Data synthesis and analysis were performed with RevMan software 5.3 and STATA 12.0 software (StataCorp LP, College Station, TX) [9]. Dichotomous data were measured as relative risk (RR), while continuous data were measured as the mean difference (MD), both with corresponding 95% confidence intervals (CIs). Heterogeneity across trials was measured with the Cochran test and is presented as statistics. Only trials with lower than 85% were used for the meta-analysis, and the characteristics of the included trials were similar. A fixed effect model was used if was lower than 25%. Otherwise, a random effect model was applied under the assumption that any heterogeneity was readily explainable. Furthermore, funnel plot and Egger’s test were performed to detect heterogeneity and publication bias, respectively, if sufficient sources were available. A 2-tailed value less than 0.05 was considered significant. A sensitivity analysis was conducted to assess the stability of the results.

3. Results

3.1. Study Identification

All eligible studies were screened and identified (Figure 1). A total of 2198 records were retrieved. Of these, full-text evaluations were conducted on 114 studies. In all, 74 of these 114 studies were excluded for the following reasons: non-RCT or quasi-RCT ; follow-up < 6 months ; drop-outs from CA review > 20% or failure to report the prespecified primary outcome ; failure to report the composition of the CCM ; control group consisted of a CM injection or another CCM ; review ; treatment duration < 1 month or unclear ; unavailable data ; patients without stent implantation ; small study sample size ; and unclear baseline characteristics . Finally, a total of 40 RCTs with a total of 4536 patients were included in this SR [1251].

Figure 1: Study flow diagram.
3.2. Characteristics of Included RCTs

All studies were conducted in China from 2010 to 2017. The average age of the patients ranged from 52.93 to 69.27 years old. Most trials had more males than females. The diagnostic criteria for CAD were mainly based on CA criteria or the Nomenclature and Diagnostic Criteria for Ischemic Heart Disease (World Health Organization, WHO) [52]. All patients successfully underwent stent implantation. The distributions of baseline characteristics were basically the same in each group. Four trials [25, 26, 36, 49] were double-blinded, and, in three trials, the control group used a CM placebo plus RWM [19, 25, 26]. The remaining trials were designed to compare a CCM plus RWM group to a group treated with same RWM alone. Of the 40 studies, 20 used a decoction, 1 used an oral liquid, 2 used granules, 4 used pills, 12 used capsules, and 1 used tablets. RWM mainly consisted of aspirin, Clopidogrel, angiotensin-converting inhibitor (ACEI)/angiotensin II receptor blocker (ARB), beta-blockers, and statins. The dosage and types of RWM were prescribed according to the recommendations of Chinese Society of Cardiology Guideline [10]. Overall, 33 kinds of CCM were used, and the treatment courses ranged from 3 to 12 months with a follow-up time of 6 to 18 months. For outcomes, ISR was assessed by computed tomography angiography (CTA) or CA in all trials; adverse reactions caused by CCMs were reported in 11 studies but were significant in only 2 studies [26, 38]; MACE were reported in 12 studies and included recurrent angina , myocardial infarction , revascularization , and cardiac death (Tables 1 and 2).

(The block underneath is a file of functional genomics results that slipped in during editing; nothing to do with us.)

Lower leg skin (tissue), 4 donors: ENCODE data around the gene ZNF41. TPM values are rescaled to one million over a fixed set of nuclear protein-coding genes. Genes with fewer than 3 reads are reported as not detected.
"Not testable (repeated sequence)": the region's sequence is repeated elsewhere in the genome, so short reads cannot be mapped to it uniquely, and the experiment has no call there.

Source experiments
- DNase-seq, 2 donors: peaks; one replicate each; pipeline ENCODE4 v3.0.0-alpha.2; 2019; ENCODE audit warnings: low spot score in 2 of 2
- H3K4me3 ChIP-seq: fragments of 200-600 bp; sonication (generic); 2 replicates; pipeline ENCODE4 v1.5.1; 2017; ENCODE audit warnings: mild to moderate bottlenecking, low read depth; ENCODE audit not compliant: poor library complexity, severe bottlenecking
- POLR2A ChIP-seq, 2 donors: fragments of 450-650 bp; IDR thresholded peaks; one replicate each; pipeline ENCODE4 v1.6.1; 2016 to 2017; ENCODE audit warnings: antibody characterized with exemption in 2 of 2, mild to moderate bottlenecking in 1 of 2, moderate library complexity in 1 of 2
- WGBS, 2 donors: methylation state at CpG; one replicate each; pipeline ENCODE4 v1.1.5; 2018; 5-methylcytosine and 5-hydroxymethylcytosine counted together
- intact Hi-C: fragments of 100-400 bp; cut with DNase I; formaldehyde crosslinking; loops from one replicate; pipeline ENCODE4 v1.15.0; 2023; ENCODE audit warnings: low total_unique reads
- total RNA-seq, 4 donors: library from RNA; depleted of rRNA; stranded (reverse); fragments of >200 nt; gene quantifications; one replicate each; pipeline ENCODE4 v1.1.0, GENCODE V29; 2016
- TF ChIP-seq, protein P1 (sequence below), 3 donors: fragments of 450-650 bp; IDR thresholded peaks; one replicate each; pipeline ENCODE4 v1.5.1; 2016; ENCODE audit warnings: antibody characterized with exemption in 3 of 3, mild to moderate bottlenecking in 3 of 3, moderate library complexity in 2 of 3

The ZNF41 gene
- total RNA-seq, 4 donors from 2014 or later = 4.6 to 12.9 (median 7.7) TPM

Table 1: Baseline characteristics of included patients.
Table 2: Descriptive summary of treatment parameters of included studies.
3.3. Methodological Quality of Included RCTs

Of the 40 included studies, 13 were randomized by random number tables or SPSS software. The other 27 studies used the phrase “randomly allocating” but did not describe the method of randomization. Only 1 trial reported allocation concealment as “by sealed, opaque envelopes”. Participants or outcome assessors were blinded in only 4 trials. All studies reported the primary outcome and clearly described the data collection methods, and we therefore believed that they were free from selective reporting bias. According to the criteria we prespecified, as shown in the Quality Assessment section, we judged the performance bias and detection bias of these studies to be low-risk. In conclusion, the overall methodological quality of the 40 trials was rated as low-risk. The details of this analysis are shown in Figure 2. The mean score for the RCTs included in this analysis was 5.15 (Table 3).

Table 3: Quality of the included RCTs as assessed by the Cochrane risk of bias assessment.
Figure 2: Summary of risk of bias in included studies.
3.4. Primary Outcomes
3.4.1. In-Stent Restenosis